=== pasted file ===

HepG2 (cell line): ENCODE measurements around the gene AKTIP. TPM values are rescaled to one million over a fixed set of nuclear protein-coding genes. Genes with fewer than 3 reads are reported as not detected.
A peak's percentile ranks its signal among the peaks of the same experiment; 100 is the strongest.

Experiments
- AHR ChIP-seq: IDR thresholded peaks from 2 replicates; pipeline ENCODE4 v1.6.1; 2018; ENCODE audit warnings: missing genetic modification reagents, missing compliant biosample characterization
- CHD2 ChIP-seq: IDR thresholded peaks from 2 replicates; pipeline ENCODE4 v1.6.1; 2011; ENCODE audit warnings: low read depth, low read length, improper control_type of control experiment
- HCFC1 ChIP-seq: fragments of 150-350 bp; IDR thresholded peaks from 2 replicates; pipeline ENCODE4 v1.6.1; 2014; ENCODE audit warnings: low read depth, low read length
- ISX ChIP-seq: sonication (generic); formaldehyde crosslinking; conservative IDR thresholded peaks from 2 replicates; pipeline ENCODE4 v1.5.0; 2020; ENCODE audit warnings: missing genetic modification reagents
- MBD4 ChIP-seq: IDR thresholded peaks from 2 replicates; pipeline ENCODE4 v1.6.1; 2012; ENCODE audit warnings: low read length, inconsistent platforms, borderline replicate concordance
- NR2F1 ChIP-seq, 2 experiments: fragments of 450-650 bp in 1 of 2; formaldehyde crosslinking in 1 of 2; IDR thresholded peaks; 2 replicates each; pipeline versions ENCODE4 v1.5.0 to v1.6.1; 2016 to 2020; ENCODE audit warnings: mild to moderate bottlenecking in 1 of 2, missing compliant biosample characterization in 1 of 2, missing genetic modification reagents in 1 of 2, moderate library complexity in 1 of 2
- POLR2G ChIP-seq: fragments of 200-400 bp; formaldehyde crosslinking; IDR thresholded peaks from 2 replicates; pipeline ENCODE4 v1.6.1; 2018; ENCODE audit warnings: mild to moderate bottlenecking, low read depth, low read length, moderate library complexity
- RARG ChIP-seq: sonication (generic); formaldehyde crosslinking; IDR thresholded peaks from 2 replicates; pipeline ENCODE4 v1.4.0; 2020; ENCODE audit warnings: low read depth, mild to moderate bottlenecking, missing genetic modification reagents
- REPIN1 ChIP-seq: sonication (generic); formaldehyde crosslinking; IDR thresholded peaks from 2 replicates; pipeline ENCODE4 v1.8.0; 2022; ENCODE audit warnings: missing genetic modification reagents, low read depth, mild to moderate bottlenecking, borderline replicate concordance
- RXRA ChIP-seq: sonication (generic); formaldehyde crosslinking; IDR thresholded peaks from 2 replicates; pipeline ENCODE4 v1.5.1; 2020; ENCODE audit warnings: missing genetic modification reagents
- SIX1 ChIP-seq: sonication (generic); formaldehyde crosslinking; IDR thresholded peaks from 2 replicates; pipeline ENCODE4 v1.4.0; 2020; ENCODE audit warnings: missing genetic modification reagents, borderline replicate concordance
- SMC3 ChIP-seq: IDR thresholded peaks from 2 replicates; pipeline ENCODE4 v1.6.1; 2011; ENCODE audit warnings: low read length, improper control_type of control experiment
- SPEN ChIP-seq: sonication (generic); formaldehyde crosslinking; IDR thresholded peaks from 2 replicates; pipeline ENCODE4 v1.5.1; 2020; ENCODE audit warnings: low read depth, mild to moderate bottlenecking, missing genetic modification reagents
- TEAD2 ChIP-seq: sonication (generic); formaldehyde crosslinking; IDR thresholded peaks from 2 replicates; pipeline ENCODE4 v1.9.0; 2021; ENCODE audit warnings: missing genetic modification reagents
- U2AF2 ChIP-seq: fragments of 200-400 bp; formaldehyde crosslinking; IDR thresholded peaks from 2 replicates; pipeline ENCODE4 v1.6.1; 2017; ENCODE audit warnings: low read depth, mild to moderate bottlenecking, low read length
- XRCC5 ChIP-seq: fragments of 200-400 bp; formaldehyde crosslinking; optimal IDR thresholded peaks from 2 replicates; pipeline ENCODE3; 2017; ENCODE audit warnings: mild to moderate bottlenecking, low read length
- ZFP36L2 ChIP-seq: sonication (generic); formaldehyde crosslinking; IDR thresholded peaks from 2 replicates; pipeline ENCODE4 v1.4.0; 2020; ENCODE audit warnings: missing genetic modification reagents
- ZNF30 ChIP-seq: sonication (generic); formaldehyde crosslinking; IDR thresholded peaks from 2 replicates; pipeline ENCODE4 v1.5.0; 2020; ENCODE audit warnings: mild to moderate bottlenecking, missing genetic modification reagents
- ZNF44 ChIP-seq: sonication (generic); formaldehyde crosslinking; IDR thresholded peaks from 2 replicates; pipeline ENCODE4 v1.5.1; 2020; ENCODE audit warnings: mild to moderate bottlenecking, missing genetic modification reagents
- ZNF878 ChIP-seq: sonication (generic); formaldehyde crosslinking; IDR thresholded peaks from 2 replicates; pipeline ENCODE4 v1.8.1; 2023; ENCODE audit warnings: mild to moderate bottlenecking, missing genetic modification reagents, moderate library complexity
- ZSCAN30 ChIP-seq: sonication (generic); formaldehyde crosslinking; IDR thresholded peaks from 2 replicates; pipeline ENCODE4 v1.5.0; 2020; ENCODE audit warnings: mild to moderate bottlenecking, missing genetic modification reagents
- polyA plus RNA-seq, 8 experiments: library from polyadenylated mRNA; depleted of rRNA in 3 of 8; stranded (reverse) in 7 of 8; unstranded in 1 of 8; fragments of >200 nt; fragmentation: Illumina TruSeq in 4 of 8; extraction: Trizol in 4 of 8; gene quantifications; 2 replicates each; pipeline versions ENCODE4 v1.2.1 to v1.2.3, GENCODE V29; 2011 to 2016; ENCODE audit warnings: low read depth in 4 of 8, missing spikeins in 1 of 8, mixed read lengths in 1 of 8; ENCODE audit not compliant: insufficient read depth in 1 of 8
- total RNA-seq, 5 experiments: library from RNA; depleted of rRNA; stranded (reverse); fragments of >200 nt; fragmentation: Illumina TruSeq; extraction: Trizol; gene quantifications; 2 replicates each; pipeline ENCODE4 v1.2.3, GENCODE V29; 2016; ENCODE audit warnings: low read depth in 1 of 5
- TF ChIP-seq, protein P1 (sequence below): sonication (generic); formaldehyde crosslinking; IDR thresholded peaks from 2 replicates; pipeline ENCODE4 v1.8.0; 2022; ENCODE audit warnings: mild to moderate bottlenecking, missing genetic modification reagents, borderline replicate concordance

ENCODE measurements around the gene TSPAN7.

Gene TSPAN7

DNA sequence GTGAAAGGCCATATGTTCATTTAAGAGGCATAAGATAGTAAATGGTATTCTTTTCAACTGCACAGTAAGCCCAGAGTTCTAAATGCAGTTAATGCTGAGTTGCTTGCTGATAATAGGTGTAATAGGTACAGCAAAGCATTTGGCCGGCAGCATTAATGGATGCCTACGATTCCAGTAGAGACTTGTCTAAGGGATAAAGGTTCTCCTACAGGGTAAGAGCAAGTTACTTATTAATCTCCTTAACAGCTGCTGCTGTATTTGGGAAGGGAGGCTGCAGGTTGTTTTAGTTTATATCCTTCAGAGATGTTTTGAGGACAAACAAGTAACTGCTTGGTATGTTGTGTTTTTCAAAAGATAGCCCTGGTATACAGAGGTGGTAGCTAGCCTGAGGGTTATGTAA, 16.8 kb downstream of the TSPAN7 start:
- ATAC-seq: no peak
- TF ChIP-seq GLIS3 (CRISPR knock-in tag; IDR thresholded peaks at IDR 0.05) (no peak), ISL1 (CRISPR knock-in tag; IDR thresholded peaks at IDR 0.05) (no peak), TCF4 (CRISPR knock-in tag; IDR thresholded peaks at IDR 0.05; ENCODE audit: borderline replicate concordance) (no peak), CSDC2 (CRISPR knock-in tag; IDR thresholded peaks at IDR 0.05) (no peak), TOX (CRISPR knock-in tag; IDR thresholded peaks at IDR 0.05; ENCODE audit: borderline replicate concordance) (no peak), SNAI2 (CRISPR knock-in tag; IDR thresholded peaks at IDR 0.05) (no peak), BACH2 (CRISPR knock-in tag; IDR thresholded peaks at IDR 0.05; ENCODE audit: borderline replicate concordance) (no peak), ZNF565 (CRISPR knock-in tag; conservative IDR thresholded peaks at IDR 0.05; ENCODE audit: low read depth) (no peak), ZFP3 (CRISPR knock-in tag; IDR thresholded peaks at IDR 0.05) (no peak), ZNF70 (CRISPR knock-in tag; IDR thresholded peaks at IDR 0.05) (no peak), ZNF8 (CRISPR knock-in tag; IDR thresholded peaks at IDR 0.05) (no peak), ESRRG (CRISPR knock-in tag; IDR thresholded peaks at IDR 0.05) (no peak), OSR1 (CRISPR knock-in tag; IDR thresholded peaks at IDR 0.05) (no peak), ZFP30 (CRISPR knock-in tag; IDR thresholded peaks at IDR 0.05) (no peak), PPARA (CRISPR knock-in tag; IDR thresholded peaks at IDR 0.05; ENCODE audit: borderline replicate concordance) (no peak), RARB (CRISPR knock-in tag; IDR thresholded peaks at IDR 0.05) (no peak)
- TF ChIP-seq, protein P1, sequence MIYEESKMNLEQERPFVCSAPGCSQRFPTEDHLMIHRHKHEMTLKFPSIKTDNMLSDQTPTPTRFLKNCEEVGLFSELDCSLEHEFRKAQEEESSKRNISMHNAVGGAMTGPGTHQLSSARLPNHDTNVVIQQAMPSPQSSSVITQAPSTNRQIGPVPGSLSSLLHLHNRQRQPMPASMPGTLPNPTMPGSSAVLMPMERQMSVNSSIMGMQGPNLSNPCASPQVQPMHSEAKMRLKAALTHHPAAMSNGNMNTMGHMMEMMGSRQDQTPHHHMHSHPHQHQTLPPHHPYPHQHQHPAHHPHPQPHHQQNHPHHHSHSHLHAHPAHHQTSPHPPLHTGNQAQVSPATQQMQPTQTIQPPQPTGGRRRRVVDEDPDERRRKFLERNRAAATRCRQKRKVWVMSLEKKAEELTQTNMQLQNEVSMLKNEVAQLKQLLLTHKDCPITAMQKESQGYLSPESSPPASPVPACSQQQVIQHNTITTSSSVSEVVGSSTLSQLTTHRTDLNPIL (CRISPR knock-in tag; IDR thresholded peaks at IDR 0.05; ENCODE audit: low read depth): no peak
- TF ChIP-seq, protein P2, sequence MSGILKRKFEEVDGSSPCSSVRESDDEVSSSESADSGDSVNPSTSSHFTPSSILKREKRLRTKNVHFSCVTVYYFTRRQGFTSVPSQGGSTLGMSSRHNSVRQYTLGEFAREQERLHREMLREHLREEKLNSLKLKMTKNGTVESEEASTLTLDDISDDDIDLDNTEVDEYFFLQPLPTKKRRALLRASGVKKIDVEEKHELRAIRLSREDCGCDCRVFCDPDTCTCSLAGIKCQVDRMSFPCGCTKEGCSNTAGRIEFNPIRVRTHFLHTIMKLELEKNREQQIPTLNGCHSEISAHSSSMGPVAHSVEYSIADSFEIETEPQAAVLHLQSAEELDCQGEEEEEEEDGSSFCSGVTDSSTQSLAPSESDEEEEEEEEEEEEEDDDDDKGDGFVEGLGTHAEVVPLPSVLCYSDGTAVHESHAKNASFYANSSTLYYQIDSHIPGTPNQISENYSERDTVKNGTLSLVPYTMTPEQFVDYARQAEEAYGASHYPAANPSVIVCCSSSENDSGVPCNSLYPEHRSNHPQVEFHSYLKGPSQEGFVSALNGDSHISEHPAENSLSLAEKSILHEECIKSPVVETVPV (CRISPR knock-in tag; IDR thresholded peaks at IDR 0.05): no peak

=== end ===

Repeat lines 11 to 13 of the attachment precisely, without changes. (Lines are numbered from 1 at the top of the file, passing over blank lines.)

- RARG ChIP-seq: sonication (generic); formaldehyde crosslinking; IDR thresholded peaks from 2 replicates; pipeline ENCODE4 v1.4.0; 2020; ENCODE audit warnings: low read depth, mild to moderate bottlenecking, missing genetic modification reagents
- REPIN1 ChIP-seq: sonication (generic); formaldehyde crosslinking; IDR thresholded peaks from 2 replicates; pipeline ENCODE4 v1.8.0; 2022; ENCODE audit warnings: missing genetic modification reagents, low read depth, mild to moderate bottlenecking, borderline replicate concordance
- RXRA ChIP-seq: sonication (generic); formaldehyde crosslinking; IDR thresholded peaks from 2 replicates; pipeline ENCODE4 v1.5.1; 2020; ENCODE audit warnings: missing genetic modification reagents